Entries posted in July 2016

A final post about the lua-editor.

Saturday, 23 July 2016

I recently mentioned that I'd forked Antirez's editor and added lua to it.

I've been working on it, on and off, for the past week or two now. It's finally reached a point where I'm content:

  • The undo-support is improved.
  • It has buffers, such that you can open multiple files and switch between them.
    • This allows this to work "kilua *.txt", for example.
  • The syntax-highlighting is improved.
    • We can now change the size of TAB-characters.
    • We can now enable/disable highlighting of trailing whitespace.
  • The default configuration-file is now embedded in the body of the editor, so you can run it portably.
  • The keyboard input is better, allowing multi-character bindings.
    • The following are possible, for example ^C, M-!, ^X^C, etc.

Most of the obvious things I use in Emacs are present, such as the ability to customize the status-bar (right now it shows the cursor position, the number of characters, the number of words, etc, etc).

Anyway I'll stop talking about it now :)

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Adding lua to all the things!

Thursday, 14 July 2016

Recently Antirez made a post documenting a simple editor in 1k of pure C, the post was interesting in itself, and the editor is a cute toy because it doesn't use curses - instead using escape sequences.

The github project became very popular and much interesting discussion took place on hacker news.

My interest was piqued because I've obviously spent a few months working on my own console based program, and so I had to read the code, see what I could learn, and generally have some fun.

As expected Salvatore's code is refreshingly simple, neat in some areas, terse in others, but always a pleasure to read.

Also, as expected, a number of forks appeared adding various features. I figured I could do the same, so I did the obvious thing in adding Lua scripting support to the project. In my fork the core of the editor is mostly left alone, instead code was moved out of it into an external lua script.

The highlight of my lua code is this magic:

  --
  -- Keymap of bound keys
  --
  local keymap = {}

  --
  --  Default bindings
  --
  keymap['^A']        = sol
  keymap['^D']        = function() insert( os.date() ) end
  keymap['^E']        = eol
  keymap['^H']        = delete
  keymap['^L']        = eval
  keymap['^M']        = function() insert("\n") end

I wrote a function invoked on every key-press, and use that to lookup key-bindings. By adding a bunch of primitives to export/manipulate the core of the editor from Lua I simplified the editor's core logic, and allowed interesting facilities:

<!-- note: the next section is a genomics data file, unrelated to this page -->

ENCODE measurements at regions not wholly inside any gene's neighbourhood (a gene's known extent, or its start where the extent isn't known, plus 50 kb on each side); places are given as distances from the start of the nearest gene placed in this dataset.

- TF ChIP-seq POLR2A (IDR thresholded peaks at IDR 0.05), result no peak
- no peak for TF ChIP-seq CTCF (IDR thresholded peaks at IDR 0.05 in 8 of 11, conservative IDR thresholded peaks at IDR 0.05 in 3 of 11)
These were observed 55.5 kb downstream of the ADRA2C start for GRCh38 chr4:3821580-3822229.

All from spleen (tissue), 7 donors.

• Interactive evaluation of lua.
  • The ability to remap keys on the fly.
  • The ability to insert command output into the buffer.
  • The implementation of copy/past entirely in Lua_.

All in all I had fun, and I continue to think a Lua-scripted editor would be a neat project - I'm just not sure there's a "market" for another editor.

View my fork here, and see the sample kilo.lua config file.

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I've been moving and updating websites.

Friday, 8 July 2016

I've spent the past days updating several of my websites to be "responsive". Mostly that means I open the site in firefox then press Ctrl-alt-m to switch to mobile-view. Once I have the mobile-view I then fix the site to look good in small small space.

Because my general design skills are poor I've been fixing most sites by moving to bootstrap, and ensuring that I don't use headers/footers that are fixed-position.

Beyond the fixes to appearances I've also started rationalizing the domains, migrating content across to new homes. I've got a provisional theme setup at steve.fi, and I've moved my blog over there too.

The plan for blog-migration went well:

  • Setup a redirect to from https://blog.steve.org.uk to https://blog.steve.fi/
  • Replace the old feed with a CGI script which outputs one post a day, telling visitors to update their feed.
    • This just generates one post, but the UUID of the post has the current date in it. That means it will always be fresh, and always be visible.
  • Updated the template/layout on the new site to use bootstrap.

The plan was originally to setup a HTTP-redirect, but I realized that this would mean I'd need to keep the redirect in-place forever, as visitors would have no incentive to fix their links, or update their feeds.

By adding the fake-RSS-feed, pointing to the new location, I am able to assume that eventually people will update, and I can drop the dns record for blog.steve.org.uk entirely - Already google seems to have updated its spidering and searching shows the new domain already.

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